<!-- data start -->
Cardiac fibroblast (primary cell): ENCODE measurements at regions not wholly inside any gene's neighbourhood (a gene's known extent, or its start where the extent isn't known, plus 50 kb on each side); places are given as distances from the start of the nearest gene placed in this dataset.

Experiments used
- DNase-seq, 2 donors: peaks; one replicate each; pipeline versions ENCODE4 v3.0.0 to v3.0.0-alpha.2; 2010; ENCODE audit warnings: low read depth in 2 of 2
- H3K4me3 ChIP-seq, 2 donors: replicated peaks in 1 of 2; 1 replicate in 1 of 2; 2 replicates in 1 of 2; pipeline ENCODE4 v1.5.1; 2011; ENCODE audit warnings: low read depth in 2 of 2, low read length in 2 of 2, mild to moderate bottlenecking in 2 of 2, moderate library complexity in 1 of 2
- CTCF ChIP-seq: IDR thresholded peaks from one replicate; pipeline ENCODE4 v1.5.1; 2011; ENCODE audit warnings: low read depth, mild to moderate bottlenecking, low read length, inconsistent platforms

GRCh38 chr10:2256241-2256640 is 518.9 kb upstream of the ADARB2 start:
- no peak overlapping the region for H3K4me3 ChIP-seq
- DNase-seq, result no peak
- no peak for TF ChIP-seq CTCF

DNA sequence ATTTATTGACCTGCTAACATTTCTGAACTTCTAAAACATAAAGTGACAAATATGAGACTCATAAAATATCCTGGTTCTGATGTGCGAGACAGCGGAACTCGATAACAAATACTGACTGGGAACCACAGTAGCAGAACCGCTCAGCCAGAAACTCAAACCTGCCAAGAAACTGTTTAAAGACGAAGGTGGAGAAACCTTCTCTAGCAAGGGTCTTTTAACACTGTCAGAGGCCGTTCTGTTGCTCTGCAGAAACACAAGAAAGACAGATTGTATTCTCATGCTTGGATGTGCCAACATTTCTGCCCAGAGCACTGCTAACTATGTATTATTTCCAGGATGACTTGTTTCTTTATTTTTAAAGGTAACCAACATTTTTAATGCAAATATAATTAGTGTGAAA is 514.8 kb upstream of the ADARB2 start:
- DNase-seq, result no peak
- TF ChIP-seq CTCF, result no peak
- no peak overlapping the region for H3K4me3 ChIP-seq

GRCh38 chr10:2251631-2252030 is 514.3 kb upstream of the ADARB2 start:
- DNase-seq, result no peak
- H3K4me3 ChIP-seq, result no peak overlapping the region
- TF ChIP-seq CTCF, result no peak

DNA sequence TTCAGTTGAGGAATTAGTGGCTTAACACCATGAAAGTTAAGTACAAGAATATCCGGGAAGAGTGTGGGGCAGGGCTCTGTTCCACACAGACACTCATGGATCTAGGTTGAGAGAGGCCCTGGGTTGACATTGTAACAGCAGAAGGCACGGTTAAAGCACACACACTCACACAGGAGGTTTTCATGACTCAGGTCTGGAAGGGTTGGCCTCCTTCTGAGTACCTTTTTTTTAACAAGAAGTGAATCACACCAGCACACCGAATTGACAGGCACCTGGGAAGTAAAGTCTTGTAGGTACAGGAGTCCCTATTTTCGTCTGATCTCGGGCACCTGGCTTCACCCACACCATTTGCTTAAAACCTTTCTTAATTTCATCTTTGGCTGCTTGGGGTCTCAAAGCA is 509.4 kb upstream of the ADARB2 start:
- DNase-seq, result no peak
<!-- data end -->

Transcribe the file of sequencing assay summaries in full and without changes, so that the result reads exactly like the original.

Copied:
Cardiac fibroblast (primary cell): ENCODE measurements at regions not wholly inside any gene's neighbourhood (a gene's known extent, or its start where the extent isn't known, plus 50 kb on each side); places are given as distances from the start of the nearest gene placed in this dataset.

Experiments used
- DNase-seq, 2 donors: peaks; one replicate each; pipeline versions ENCODE4 v3.0.0 to v3.0.0-alpha.2; 2010; ENCODE audit warnings: low read depth in 2 of 2
- H3K4me3 ChIP-seq, 2 donors: replicated peaks in 1 of 2; 1 replicate in 1 of 2; 2 replicates in 1 of 2; pipeline ENCODE4 v1.5.1; 2011; ENCODE audit warnings: low read depth in 2 of 2, low read length in 2 of 2, mild to moderate bottlenecking in 2 of 2, moderate library complexity in 1 of 2
- CTCF ChIP-seq: IDR thresholded peaks from one replicate; pipeline ENCODE4 v1.5.1; 2011; ENCODE audit warnings: low read depth, mild to moderate bottlenecking, low read length, inconsistent platforms

GRCh38 chr10:2256241-2256640 is 518.9 kb upstream of the ADARB2 start:
- no peak overlapping the region for H3K4me3 ChIP-seq
- DNase-seq, result no peak
- no peak for TF ChIP-seq CTCF

DNA sequence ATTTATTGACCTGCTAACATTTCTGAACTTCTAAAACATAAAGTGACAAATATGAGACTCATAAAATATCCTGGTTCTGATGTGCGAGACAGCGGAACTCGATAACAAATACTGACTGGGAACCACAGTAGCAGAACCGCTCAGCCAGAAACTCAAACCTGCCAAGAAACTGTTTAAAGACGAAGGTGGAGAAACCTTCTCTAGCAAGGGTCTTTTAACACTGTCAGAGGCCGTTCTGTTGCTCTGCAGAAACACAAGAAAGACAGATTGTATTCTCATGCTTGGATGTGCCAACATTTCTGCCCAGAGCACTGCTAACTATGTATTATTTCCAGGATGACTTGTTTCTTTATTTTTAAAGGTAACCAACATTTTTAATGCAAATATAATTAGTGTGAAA is 514.8 kb upstream of the ADARB2 start:
- DNase-seq, result no peak
- TF ChIP-seq CTCF, result no peak
- no peak overlapping the region for H3K4me3 ChIP-seq

GRCh38 chr10:2251631-2252030 is 514.3 kb upstream of the ADARB2 start:
- DNase-seq, result no peak
- H3K4me3 ChIP-seq, result no peak overlapping the region
- TF ChIP-seq CTCF, result no peak

DNA sequence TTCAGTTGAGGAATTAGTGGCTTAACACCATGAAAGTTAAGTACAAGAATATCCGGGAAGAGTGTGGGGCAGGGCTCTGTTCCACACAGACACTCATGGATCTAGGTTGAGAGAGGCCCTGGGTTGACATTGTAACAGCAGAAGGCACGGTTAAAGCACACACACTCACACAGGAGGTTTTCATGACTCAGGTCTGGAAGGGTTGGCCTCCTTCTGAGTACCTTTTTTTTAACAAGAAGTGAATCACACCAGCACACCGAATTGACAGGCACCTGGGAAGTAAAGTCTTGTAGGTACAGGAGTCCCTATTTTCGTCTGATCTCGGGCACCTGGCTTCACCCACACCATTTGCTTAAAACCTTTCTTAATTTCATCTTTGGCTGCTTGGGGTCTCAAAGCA is 509.4 kb upstream of the ADARB2 start:
- DNase-seq, result no peak